Stever Robbins is an authority on overwhelm in the workplace. A veteran of nine startups (can you say: overwhelm to the max?) over 25 years, Stever co-designed the "Foundations" segment of Harvard's MBA program. He is the author of It Takes a Lot More than Attitude to Lead a Stellar Organization, and has appeared on CNN-fn and in the Wall Street Journal, Investors Business Daily and Harvard Business Review. Stever and his monthly newsletter can be found at http://SteverRobbins.com/.
- E-mail funcationality (Advantage Google)
- E-mail loyalty (Advantage Yahoo!)
- Webhosting (Advantage Yahoo!)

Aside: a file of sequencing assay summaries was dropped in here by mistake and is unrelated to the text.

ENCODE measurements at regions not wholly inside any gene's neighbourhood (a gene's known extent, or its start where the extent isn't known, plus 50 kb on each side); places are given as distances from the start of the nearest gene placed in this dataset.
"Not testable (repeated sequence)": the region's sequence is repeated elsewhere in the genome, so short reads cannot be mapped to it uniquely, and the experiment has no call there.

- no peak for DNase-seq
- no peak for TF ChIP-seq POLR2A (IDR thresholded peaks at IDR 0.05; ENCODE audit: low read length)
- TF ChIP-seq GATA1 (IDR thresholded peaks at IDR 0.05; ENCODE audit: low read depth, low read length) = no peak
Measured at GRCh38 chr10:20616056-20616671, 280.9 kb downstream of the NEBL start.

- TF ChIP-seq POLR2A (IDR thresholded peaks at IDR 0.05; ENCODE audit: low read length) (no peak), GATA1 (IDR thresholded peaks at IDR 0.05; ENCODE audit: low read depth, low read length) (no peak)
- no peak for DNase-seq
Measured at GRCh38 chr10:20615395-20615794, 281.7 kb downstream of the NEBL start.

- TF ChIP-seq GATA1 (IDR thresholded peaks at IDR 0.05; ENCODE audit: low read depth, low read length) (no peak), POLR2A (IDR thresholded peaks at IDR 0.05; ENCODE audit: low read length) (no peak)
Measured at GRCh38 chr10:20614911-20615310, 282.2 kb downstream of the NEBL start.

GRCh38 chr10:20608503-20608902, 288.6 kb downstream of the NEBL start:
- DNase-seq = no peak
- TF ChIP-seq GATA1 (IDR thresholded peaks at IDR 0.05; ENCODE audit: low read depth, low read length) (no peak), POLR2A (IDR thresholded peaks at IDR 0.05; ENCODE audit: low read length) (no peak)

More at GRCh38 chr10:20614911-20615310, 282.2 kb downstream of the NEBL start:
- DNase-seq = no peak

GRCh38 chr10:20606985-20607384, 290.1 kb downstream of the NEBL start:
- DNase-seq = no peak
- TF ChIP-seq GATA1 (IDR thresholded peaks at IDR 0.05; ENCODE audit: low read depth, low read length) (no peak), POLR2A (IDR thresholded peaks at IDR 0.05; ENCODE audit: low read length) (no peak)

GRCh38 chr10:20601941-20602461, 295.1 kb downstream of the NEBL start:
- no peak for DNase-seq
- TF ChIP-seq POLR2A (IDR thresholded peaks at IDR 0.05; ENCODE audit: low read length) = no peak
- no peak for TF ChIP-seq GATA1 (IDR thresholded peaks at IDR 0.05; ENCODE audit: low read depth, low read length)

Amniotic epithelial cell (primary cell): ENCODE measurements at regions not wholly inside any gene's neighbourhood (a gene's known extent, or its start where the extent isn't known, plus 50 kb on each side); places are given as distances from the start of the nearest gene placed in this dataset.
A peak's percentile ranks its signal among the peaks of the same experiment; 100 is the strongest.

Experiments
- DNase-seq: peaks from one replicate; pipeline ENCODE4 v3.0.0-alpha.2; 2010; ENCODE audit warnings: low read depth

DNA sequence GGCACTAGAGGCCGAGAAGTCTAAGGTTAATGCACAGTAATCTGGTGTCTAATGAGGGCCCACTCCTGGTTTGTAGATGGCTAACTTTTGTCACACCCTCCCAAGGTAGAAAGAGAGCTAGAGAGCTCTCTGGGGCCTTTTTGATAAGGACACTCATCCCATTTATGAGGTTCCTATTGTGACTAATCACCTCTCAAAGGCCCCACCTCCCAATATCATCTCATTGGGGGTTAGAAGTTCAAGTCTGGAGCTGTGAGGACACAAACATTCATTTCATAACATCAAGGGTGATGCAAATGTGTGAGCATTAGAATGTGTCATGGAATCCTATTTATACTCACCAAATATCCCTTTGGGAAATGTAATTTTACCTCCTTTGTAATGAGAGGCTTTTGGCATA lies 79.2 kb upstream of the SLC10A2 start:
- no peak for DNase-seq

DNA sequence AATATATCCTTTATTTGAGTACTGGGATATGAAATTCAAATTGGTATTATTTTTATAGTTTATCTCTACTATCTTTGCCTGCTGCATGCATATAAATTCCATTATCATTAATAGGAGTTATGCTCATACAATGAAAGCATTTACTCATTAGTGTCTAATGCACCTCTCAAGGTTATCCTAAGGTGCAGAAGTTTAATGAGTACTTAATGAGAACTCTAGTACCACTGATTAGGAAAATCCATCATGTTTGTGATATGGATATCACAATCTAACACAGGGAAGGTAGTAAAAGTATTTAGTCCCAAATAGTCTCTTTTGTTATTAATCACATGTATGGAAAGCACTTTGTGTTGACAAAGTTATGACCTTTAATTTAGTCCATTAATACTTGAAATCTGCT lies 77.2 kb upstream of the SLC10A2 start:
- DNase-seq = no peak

- Search (Adv Google)
- Personal page. i.e., My Yahoo!, Personalized Page (Adv Google)
- Fantasy Sports (Adv Yahoo!)
- News (Adv Yahoo!)
- Finance (Adv Yahoo!)
- Overall style (Adv Google)
- Content (Adv Yahoo!)
|Kelly created a short video with images from the last week at Oxford. Hear Graeme Glover sing at the graduation ceremony and view pictures from the Turf Tavern, Sheldonian Theatre, and the Examination building. You can also see a few more pictures at www.mcfaddenplace.com (click on graduation link)|